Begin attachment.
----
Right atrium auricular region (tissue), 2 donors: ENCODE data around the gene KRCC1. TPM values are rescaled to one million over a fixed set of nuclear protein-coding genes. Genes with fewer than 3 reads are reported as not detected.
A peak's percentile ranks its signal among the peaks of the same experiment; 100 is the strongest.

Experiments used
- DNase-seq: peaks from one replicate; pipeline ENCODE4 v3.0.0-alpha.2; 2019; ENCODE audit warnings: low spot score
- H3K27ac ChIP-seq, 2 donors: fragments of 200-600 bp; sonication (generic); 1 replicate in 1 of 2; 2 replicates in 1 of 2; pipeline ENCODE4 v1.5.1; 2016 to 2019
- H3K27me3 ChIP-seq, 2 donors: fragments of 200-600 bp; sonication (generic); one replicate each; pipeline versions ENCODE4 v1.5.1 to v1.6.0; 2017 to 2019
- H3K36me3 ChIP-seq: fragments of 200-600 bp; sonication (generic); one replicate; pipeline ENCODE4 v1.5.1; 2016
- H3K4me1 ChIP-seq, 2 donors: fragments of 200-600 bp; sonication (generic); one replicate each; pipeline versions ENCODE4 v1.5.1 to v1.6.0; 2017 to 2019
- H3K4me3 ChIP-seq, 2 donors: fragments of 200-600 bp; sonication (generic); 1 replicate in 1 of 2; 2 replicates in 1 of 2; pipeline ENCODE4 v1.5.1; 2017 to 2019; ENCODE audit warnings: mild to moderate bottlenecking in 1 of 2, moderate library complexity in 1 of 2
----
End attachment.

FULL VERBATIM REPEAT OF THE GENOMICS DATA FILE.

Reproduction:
Right atrium auricular region (tissue), 2 donors: ENCODE data around the gene KRCC1. TPM values are rescaled to one million over a fixed set of nuclear protein-coding genes. Genes with fewer than 3 reads are reported as not detected.
A peak's percentile ranks its signal among the peaks of the same experiment; 100 is the strongest.

Experiments used
- DNase-seq: peaks from one replicate; pipeline ENCODE4 v3.0.0-alpha.2; 2019; ENCODE audit warnings: low spot score
- H3K27ac ChIP-seq, 2 donors: fragments of 200-600 bp; sonication (generic); 1 replicate in 1 of 2; 2 replicates in 1 of 2; pipeline ENCODE4 v1.5.1; 2016 to 2019
- H3K27me3 ChIP-seq, 2 donors: fragments of 200-600 bp; sonication (generic); one replicate each; pipeline versions ENCODE4 v1.5.1 to v1.6.0; 2017 to 2019
- H3K36me3 ChIP-seq: fragments of 200-600 bp; sonication (generic); one replicate; pipeline ENCODE4 v1.5.1; 2016
- H3K4me1 ChIP-seq, 2 donors: fragments of 200-600 bp; sonication (generic); one replicate each; pipeline versions ENCODE4 v1.5.1 to v1.6.0; 2017 to 2019
- H3K4me3 ChIP-seq, 2 donors: fragments of 200-600 bp; sonication (generic); 1 replicate in 1 of 2; 2 replicates in 1 of 2; pipeline ENCODE4 v1.5.1; 2017 to 2019; ENCODE audit warnings: mild to moderate bottlenecking in 1 of 2, moderate library complexity in 1 of 2